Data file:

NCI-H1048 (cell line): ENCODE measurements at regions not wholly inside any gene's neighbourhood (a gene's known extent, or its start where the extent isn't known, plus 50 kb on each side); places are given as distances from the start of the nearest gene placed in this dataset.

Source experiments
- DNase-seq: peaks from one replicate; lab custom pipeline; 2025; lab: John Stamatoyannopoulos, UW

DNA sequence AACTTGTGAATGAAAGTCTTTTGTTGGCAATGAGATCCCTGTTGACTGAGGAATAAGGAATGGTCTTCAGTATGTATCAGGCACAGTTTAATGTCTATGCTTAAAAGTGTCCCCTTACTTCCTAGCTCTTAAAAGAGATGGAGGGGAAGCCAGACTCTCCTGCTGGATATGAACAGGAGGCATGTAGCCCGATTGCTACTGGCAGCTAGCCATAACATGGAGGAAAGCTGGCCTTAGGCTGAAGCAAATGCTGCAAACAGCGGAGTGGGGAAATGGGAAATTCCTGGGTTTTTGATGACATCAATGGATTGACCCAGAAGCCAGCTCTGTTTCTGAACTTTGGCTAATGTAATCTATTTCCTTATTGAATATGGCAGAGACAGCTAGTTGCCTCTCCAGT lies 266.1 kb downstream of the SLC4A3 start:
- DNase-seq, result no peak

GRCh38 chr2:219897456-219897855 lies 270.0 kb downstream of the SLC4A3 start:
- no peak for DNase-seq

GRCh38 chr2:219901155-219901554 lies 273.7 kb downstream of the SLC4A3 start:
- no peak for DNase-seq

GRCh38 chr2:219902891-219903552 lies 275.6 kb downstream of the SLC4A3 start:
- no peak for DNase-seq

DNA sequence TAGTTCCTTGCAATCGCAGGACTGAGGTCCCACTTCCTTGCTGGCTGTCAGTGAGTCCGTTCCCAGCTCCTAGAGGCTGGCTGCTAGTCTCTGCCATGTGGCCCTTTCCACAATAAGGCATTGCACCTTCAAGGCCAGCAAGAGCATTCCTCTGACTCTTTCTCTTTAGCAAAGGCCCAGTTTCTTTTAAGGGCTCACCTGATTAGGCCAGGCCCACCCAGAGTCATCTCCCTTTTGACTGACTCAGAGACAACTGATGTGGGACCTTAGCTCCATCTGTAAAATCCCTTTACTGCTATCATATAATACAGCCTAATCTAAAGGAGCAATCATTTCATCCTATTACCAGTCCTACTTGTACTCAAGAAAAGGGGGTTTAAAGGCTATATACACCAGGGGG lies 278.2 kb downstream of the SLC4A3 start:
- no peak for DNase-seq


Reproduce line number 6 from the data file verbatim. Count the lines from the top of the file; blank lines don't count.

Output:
GRCh38 chr2:219897456-219897855 lies 270.0 kb downstream of the SLC4A3 start: